21st December 2005
Poor stay grounded as rich fly high
New figures from the Civil Aviation Authority show that the soaring demand for air travel is being driven by high fliers earning over £50,0000 a year taking more and more cheap leisure flights and not, as the Government claims, to meet the demands of UK business, or because flying has become more affordable for the less well off.
Passengers using Stansted Airport, the main UK airport for cheap flights, had an average income of £51,074 in 2004, up from £47,223 in 2003. Average earnings for passengers at Gatwick (£51,083) and Luton (£50,857) airports were similar to Stansted whilst Heathrow topped the league with average earnings of £66,752.
These latest CAA figures, from its 2004 Passenger Survey Report, totally undermine Government claims that its policy of building more runways and promoting a massive expansion of air travel is to meet the needs of UK business and to create more opportunities for poor people to fly.
Five out of six passengers using Stansted Airport in 2004 were travelling for leisure purposes, including visiting second homes abroad, whilst only one in six were travelling on business.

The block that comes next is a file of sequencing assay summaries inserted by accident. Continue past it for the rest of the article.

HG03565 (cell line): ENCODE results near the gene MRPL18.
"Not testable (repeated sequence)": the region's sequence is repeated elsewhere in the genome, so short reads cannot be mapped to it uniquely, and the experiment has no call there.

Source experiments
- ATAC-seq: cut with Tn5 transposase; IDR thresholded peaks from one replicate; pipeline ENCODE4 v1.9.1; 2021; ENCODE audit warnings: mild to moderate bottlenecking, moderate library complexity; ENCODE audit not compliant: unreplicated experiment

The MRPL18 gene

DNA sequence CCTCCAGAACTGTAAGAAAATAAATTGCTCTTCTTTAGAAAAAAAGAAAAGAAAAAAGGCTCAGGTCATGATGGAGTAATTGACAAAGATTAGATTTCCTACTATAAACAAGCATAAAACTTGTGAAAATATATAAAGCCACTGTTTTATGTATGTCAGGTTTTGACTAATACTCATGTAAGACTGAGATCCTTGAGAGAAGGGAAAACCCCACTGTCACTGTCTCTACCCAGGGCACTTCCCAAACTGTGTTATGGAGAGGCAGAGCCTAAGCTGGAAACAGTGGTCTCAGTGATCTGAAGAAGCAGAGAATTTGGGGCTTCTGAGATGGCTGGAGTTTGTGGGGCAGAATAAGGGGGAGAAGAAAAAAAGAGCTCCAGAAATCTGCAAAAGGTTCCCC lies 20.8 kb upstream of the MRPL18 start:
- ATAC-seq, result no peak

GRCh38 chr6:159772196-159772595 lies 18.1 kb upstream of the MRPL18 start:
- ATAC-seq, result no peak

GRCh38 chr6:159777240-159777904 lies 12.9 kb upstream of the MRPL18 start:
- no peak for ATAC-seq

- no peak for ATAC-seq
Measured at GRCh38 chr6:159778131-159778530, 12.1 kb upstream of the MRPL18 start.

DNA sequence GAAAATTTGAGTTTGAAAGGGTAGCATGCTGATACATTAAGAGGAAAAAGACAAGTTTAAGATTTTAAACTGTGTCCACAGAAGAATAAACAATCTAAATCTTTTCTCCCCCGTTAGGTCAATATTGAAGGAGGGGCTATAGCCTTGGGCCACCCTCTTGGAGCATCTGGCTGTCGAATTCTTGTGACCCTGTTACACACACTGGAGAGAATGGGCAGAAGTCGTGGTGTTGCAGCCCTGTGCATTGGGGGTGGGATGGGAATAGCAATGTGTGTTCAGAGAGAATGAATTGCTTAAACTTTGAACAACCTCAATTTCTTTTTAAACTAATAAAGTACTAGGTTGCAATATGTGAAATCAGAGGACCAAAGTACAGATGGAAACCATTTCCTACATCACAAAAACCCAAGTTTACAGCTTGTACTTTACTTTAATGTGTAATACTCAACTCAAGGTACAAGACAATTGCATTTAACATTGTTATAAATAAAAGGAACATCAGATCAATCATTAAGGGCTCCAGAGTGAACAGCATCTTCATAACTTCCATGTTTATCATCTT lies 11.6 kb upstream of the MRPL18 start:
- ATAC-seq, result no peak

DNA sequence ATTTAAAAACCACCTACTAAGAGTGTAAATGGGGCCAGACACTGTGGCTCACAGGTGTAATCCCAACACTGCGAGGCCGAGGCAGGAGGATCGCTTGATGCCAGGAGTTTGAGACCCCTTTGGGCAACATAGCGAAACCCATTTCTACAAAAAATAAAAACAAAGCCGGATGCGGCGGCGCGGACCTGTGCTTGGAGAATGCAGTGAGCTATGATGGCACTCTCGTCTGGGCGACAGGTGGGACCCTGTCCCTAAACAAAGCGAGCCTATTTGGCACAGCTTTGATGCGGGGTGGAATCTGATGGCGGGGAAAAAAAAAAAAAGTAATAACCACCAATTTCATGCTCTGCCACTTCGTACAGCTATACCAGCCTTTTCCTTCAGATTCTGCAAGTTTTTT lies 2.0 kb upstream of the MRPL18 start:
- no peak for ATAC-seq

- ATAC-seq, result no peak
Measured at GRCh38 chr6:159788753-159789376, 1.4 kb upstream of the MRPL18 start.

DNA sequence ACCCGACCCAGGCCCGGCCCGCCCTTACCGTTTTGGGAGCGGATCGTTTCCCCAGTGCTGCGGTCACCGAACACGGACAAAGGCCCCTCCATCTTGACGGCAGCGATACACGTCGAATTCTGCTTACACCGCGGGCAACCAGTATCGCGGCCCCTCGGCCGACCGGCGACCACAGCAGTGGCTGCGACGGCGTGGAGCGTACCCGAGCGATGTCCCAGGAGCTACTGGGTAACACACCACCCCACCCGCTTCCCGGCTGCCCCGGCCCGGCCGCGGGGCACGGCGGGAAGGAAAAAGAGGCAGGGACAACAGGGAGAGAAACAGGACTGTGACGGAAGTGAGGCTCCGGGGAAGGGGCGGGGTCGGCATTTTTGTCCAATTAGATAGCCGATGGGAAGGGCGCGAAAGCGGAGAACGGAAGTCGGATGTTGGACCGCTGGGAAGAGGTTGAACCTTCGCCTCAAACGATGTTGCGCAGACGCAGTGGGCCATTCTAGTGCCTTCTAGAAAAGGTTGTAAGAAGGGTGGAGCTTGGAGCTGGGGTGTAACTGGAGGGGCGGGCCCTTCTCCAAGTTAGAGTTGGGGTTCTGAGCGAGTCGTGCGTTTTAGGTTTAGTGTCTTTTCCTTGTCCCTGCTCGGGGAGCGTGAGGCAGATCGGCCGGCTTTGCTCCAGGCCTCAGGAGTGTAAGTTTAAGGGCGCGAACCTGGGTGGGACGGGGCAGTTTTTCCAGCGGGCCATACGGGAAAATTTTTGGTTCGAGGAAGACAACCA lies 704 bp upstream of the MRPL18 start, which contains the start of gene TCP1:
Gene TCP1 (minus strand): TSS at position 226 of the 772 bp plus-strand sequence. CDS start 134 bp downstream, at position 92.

Ryanair, which accounts for 62% of Stansted’s passengers, has an average fare of just £28 but a weekend break overseas is still unlikely to leave much change out of £500 by the time that hotel bills, meals and other costs have been paid. This is the most likely reason why the poor remain grounded whilst the better off are taking more and more cheap flights.
The CAA figures also show that, at Stansted, the main UK airport for cheap flights, 83% of passengers are ABC1s, the wealthiest members of the population. Only 7% of Stansted passengers are from social groups D and E, the least affluent 27% of the population.
Commenting on the figures, Stop Stansted Expansion Economics Adviser Brian Ross said: “These latest CAA figures help explain why the UK balance of payments deficit on tourism has soared from £4.7bn in 1997 to £17.6bn last year, sucking money out of the UK economy. The environment is also suffering from the explosive growth in cheap flights with aviation emissions now the fastest growing source of greenhouse gas emissions.”
Mr Ross continued: “The CAA figures also destroy the myth that the Government is encouraging the boom in air travel to meet the demand from business users and to benefit the less affluent.”
Mr Ross concluded: “Sooner or later the Government must come to its senses and stop showering this industry with countless tax breaks, exemptions and subsidies and stop trying to concrete over our countryside to accommodate it.”
A spreadsheet summarising the data on average incomes and socio-economic groups from the CAA 2004 Passenger Survey is available [from SSE on request (weblink lapsed)]